Beesource Beekeeping Forums banner

1 - 8 of 8 Posts

·
Registered
Joined
·
331 Posts
Discussion Starter #1
Hello everyone..., yet another question...

I have 1 new hive this year that I am getting ready to winterize soon. This was my first ever hive. However, I will be getting 3 more in the early spring of 2006.

My question is: We may be moving, but we aren't sure. If we do, it will be after I get my new hives (about a month after) and it will be only about 3 to 5 miles up the road. Can I move my hives? Simply seal them up at night and gently transport them and reopen them in the morning when they settle down from the move?

Any ideas or advice (step by step a plus) would be greatly appreciated and very helpful.

Bob D
Brentwood/Epping, NH
 

·
Premium Member
Joined
·
9,105 Posts
Can I move my hives?.......... Yes

Simply seal them up at night and gently transport them and reopen them in the morning when they settle down from the move?............. Yes

It is recommended to place something in front of each of the entrances when they set at the new location. Like a branch. This aids orientation for the bees.

Seal all the entrances with 1/8" hardware cloth and moving at night is nice. Be careful as bees do not like being screwed with at night. Wear a suit.

I would look toward the 5 mile part of your range to insure them not returning to their previous site.
........
 

·
Vendor
Local feral survivors in eight frame medium boxes.
Joined
·
54,108 Posts
If you have the equipment and the help, I'd close them up after dark and move them in one piece. If you don't, I'd load them up a box at a time in the middle of the afternoon and wait until dark and close them up and drive them to the new place and unload them in the morning. Put a branch in front of the hive entrance to trigger reorientation.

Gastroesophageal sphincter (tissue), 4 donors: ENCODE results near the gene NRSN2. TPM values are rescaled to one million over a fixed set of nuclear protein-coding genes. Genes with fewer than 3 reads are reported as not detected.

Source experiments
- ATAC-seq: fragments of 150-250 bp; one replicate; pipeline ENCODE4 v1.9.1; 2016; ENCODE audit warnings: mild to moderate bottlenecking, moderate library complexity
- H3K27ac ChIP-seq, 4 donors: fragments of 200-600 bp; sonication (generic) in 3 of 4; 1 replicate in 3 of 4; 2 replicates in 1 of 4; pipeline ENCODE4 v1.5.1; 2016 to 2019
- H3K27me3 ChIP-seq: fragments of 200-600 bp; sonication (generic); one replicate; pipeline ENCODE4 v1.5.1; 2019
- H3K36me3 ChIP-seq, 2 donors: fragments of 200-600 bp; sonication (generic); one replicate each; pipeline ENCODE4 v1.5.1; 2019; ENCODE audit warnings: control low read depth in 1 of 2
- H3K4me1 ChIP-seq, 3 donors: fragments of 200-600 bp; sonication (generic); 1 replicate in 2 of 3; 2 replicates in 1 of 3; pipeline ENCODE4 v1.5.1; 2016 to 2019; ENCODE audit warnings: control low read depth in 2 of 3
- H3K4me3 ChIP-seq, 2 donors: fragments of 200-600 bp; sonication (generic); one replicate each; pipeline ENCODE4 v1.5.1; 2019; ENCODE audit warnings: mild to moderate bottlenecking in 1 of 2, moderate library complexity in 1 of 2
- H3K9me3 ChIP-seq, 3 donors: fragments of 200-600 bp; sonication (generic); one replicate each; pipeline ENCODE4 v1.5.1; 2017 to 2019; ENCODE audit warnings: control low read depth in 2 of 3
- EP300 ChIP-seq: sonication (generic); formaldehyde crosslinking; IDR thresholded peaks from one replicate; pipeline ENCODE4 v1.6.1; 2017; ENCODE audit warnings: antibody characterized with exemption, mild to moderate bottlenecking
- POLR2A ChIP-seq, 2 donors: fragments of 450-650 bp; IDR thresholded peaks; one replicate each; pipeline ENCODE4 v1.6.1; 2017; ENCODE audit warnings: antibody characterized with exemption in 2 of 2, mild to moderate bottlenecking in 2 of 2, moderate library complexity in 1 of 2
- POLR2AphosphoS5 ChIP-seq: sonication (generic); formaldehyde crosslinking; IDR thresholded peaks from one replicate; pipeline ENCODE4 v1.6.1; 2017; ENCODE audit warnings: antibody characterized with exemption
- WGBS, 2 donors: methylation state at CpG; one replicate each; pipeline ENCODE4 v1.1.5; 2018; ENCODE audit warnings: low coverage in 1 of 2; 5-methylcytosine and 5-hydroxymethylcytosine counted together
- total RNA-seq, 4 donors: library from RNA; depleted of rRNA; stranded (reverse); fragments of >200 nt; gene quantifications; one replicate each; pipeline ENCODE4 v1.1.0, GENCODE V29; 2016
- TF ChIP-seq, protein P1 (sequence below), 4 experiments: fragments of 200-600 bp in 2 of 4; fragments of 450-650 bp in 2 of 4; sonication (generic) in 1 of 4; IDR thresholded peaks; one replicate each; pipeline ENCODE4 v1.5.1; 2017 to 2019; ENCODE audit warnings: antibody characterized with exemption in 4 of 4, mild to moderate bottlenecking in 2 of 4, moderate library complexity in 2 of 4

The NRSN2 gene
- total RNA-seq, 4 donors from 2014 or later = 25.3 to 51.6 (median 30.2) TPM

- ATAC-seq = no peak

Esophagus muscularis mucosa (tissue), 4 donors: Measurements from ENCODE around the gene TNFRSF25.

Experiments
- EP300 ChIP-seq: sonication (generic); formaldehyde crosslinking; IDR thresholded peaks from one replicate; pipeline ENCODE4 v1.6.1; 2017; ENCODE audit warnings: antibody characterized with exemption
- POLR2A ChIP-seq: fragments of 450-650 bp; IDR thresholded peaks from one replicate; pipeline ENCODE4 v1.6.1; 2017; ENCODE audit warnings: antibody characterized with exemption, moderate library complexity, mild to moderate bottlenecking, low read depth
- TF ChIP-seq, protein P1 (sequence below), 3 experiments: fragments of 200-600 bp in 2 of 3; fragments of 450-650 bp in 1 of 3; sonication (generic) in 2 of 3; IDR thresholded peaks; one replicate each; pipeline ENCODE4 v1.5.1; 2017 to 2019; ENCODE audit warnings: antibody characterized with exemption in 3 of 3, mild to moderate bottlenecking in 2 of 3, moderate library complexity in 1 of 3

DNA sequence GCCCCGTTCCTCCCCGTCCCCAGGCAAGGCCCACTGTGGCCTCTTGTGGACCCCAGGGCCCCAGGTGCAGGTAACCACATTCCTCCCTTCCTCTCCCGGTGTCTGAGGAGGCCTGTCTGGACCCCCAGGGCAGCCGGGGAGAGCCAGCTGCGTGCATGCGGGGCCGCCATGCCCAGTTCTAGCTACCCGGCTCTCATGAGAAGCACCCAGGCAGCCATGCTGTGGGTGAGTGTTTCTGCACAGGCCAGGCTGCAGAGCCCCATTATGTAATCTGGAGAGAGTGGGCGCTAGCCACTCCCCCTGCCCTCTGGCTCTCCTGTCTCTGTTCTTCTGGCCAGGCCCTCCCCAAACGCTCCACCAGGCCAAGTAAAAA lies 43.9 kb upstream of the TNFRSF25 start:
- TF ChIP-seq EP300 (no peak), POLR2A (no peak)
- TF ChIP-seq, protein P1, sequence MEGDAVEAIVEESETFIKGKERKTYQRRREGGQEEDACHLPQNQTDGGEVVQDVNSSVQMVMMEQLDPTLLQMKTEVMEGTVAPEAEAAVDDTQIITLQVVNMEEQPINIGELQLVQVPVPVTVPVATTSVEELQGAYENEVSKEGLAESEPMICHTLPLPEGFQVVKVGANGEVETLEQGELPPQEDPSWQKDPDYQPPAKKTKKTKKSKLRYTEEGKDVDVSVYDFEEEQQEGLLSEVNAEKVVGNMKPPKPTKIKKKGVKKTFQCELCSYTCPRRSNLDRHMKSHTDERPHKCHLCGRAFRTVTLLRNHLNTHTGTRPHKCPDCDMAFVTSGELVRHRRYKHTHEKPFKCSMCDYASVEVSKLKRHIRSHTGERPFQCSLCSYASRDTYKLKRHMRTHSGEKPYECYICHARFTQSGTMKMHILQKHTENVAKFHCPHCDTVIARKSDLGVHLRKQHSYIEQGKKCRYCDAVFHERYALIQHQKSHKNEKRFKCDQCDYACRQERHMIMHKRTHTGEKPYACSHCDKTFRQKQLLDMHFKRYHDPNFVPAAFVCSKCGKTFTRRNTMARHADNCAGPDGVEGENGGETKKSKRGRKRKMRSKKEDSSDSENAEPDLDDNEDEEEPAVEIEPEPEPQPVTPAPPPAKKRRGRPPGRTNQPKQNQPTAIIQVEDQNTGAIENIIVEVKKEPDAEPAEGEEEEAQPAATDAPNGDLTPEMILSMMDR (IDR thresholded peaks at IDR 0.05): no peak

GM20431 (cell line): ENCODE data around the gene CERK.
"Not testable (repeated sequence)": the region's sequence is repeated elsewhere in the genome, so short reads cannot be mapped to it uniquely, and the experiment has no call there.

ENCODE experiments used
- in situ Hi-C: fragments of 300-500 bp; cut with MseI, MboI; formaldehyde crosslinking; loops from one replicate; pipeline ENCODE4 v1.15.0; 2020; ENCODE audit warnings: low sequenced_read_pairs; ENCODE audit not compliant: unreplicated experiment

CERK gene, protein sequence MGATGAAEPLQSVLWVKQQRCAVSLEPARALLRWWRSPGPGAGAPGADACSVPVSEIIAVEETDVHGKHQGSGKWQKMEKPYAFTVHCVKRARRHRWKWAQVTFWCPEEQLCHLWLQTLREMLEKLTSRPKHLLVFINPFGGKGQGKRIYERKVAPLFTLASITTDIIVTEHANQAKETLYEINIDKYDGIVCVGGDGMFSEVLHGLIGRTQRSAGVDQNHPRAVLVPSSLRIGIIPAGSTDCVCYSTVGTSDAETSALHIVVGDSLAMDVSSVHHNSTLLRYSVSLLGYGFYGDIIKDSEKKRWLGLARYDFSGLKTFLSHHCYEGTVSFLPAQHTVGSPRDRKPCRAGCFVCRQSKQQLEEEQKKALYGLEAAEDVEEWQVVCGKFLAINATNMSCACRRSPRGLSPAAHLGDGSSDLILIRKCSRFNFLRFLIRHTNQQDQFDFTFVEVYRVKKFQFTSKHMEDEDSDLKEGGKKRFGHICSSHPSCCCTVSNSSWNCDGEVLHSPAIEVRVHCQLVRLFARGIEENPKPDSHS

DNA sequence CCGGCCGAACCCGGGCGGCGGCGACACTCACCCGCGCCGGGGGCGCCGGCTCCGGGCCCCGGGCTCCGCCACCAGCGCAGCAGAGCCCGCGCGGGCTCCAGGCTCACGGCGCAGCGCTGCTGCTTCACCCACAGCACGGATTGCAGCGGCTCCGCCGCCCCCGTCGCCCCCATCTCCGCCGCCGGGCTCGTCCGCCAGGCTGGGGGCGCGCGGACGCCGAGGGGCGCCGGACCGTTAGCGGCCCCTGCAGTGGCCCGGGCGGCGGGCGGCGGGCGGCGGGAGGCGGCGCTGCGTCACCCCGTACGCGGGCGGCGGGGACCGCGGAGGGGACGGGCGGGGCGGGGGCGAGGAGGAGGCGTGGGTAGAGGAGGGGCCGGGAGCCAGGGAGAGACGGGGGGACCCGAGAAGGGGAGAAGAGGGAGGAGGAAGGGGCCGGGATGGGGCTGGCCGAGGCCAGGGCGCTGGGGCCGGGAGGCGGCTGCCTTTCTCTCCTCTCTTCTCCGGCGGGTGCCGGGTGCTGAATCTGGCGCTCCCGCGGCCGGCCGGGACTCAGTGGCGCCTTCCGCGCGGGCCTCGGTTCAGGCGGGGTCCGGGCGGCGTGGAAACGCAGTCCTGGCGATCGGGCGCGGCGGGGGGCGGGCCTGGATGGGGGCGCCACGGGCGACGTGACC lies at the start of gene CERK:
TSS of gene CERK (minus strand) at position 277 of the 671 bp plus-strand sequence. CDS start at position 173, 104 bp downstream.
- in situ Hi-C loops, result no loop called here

·
Registered
Joined
·
6,965 Posts
sundance adds:
Seal all the entrances with 1/8" hardware cloth and moving at night is nice. Be careful as bees do not like being screwed with at night. Wear a suit.

tecumseh muses:
at night bees cannot see but they can craw very well. bees that fall to the ground tend to craw up. make sure your pant are tucked into a good set of boot or firmly secured.

I typically move bees in the very early morning or after the sun has set. In good weather (cool) I simply stuff a plastic grocery store bag in the hive entrance. once the hive is set into it new location I pretty much immediately pull the entrance plug with no dire effects.
 

·
Registered
Joined
·
2,139 Posts
I screen them up at night and move them during daylight. I will leave them caged until the next day early in the morning so they get a full sun cycle in their new location, this helps with orientation. Make sure they have good ventilation if the weather is hot.
 

·
Registered
Joined
·
3,796 Posts
The moving process will go much smoother if you take steps to make sure the hive will stay together in one unit. I like to use hive staples to attach the bottom board to the bottom deep and the bottom deep to the upper deep. You can use ratchet straps but many of my hives have shifted around even when tightly ratcheted. Never had a problem with the staples. Hint: don't nail them all the way in - leave room to get a hive tool under them for easy removal.
 
1 - 8 of 8 Posts
Top